Paul Fletcher says the e-safety commissioner will have "reputation sanctions".
Social media websites and apps based overseas like Facebook, Snapchat and Ask.fm can soon expect a knock on the door from an Australian government official if they don't comply with certain expectations surrounding cyber bullying and the removal of objectionable content.
The sites may also face being named and shamed if they don't meet the expectations.
This is according to Paul Fletcher, parliamentary secretary to the Minister for Communications, who has revealed what powers his yet-to-be-appointed e-safety commissioner will have.
Speaking at the Law Society of NSW last week, Mr Fletcher said legislation to be introduced before parliament later this year would enable him to appoint an e-safety commissioner that would become a central point of contact for children, parents and law-enforcement agencies.
The commissioner would also regularly fly overseas to establish informal relationships with social networks and apps in order to ensure they meet certain Australian expectations, he said.
If they didn't, Mr Fletcher said the sites risked reputationdamage in Australia.
"As new [sites] emerge we want the person in this office to be getting on a plane, travelling to Europe and the US and other parts of the world on a regular basis, knocking on the door and saying, 'I'm from the Australian government, I just want to let you know we're watching you and we want an informal relationship if serious stuff is posted on your site [and] we want to be able to get in touch and ask you to take it down and also let you know we've got some expectations of social media sites'," Mr Fletcher said in response to a question about enforcing his policy.
The government also expected to be given its own central point of contact with each site, he said.
This was essential "because what we've seen is that as new sites emerge and come on the scene there can be a real disconnect" when it comes to contact.
He added that anecdotal evidence suggested it could be very difficult for a school principal or police officer to get in contact with emerging social sites or apps to remove cyber bullying content on them.
In addition to an e-safety commissioner, the federal government has proposed extra funding for education on cyber bullying. A separate proposal to create dedicated criminal offences for online bullies was dropped in April.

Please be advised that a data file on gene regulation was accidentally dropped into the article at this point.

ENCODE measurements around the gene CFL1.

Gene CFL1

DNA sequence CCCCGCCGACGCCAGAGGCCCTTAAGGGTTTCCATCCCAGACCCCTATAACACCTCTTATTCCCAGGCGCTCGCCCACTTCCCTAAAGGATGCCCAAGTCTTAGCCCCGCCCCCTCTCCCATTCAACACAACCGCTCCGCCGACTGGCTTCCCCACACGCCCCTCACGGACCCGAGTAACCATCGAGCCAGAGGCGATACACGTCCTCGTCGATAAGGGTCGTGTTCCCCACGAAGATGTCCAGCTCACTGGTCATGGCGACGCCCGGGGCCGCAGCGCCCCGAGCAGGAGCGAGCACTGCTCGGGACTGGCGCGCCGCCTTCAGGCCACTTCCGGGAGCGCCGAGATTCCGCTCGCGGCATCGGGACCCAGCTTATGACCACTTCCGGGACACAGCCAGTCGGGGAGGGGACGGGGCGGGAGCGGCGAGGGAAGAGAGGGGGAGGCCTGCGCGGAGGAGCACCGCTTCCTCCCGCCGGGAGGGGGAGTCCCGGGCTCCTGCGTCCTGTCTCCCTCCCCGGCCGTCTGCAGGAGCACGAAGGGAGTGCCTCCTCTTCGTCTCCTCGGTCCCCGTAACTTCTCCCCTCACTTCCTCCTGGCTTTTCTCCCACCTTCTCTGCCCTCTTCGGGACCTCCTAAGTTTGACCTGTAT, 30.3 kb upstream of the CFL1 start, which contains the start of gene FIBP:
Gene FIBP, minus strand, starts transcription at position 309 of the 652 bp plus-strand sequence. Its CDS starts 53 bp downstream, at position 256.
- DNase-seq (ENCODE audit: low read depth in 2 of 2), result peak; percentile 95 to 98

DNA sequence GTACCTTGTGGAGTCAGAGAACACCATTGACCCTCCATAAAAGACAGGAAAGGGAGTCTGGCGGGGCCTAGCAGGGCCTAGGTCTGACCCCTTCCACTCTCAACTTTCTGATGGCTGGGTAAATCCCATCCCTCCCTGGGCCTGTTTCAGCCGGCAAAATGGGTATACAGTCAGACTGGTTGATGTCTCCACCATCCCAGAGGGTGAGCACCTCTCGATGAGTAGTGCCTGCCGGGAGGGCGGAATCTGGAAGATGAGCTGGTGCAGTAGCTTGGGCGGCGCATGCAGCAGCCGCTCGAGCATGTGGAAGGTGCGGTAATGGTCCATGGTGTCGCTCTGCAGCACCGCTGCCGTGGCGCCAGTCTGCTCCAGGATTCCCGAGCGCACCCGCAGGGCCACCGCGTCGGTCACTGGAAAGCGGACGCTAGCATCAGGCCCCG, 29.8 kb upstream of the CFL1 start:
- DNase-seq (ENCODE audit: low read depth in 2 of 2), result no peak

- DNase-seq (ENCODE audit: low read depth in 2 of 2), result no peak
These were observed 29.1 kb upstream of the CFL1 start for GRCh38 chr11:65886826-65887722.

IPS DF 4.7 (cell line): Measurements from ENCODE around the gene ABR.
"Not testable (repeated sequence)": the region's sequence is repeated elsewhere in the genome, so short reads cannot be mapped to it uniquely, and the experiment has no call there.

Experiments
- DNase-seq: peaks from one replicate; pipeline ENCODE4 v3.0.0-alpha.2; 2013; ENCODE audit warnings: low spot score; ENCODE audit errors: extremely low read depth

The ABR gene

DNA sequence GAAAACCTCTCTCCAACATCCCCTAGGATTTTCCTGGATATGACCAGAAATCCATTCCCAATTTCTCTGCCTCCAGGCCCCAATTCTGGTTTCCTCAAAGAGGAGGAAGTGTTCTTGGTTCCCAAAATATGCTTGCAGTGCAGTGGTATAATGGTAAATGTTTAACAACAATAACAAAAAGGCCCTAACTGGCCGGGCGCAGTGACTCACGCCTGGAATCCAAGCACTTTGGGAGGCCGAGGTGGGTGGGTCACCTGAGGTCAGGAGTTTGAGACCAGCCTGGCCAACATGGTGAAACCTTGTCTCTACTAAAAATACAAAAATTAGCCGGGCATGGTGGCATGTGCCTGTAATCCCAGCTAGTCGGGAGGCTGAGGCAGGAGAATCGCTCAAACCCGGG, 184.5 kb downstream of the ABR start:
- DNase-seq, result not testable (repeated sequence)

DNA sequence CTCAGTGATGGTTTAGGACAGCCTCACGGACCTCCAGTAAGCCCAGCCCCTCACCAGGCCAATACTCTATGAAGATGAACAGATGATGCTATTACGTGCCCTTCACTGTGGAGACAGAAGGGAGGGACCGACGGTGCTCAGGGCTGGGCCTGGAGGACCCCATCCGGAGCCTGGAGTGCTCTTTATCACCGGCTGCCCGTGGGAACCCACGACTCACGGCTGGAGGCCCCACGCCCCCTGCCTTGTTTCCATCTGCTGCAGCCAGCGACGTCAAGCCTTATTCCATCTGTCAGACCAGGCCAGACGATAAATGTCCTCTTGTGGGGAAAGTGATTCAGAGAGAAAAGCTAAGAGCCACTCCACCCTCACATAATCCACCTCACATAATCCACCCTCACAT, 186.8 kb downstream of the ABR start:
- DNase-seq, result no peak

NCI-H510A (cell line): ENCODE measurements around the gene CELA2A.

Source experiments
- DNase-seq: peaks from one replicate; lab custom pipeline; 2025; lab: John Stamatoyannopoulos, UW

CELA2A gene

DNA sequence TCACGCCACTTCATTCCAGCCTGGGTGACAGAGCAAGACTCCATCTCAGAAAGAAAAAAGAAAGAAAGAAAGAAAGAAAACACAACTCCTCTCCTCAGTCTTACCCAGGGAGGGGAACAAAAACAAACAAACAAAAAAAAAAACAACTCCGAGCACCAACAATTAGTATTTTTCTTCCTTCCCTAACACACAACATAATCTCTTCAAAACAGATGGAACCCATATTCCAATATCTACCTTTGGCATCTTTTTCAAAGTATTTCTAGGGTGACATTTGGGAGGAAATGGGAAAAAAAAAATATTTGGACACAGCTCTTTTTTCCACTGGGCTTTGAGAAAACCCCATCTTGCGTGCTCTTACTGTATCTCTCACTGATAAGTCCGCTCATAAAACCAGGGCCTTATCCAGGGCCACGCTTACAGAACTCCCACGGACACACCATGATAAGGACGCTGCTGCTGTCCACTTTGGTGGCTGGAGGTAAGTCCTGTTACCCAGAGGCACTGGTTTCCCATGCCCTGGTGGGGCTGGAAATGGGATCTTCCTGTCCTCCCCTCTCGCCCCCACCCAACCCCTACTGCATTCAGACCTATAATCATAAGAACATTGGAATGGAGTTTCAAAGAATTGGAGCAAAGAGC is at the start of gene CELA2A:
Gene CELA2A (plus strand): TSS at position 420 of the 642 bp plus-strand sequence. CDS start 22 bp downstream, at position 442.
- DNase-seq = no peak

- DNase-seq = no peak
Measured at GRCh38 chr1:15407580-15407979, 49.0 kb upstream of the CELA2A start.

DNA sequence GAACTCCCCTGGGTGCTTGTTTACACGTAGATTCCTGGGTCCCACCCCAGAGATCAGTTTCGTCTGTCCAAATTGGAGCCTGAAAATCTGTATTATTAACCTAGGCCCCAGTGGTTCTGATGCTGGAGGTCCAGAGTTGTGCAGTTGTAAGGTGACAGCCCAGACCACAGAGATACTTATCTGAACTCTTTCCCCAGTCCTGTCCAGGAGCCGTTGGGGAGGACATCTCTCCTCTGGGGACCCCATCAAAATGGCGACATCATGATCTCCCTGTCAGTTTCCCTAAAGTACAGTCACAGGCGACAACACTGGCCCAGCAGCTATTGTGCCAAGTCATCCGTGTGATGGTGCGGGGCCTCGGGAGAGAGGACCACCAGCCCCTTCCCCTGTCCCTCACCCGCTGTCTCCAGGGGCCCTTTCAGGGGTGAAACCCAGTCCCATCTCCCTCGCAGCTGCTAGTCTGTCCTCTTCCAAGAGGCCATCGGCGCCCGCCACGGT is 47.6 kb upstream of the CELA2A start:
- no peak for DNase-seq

Companies such as Google and Facebook have objected to the plans for an e-safety commissioner on the grounds they threaten free speech, claiming industry oversight would better serve online safety.
Although he conceded cooperation wasn't enforceable, he said there would be "reputational sanctions" the e-safety commissioner could apply to sites that refused or didn't respond when asked to take down objectionable material.
"In other words it would be possible for this e-safety commissioner - indeed we envisage it being part of his or her job - to ... be a source of advice to parents and amongst other things to say [publicly], for example … 'We think this site is pretty problematic'."
"So there will be plenty of sites, particularly those smaller [ones] located overseas where we won't have a formal capacity to enforce but we still think it's worth having someone whose job description involves attempting to build a relationship," Mr Fletcher said.
In 2010, the Australian Federal Police accused Facebook of hampering criminal investigations and putting lives at risk by withholding information from law enforcement agencies.
But Australian Federal Police coordinator of the High Tech Crime Operations Crime Prevention Team, Jenny Cartwright, told the Law Society of NSW that relationships with social networking sites had improved.
"If it's child exploitation material then the cooperation we've received has been quite positive and quite swift," Dr Cartwright said.
"There are a number of mechanisms that are in place with a number of social networking platforms where you can escalate," she added. "If you report something that hasn't been taken down then we have the ability to escalate it further so that the content is taken down.
"We also have the other ability, using mutually legal assistance requests, to have certain material [removed]. [So] we are getting that cooperation."
However, Mr Fletcher said evidence still suggested that many sites didn't always cooperate. He said a recent study indicated that in many cases take-down requests were ignored.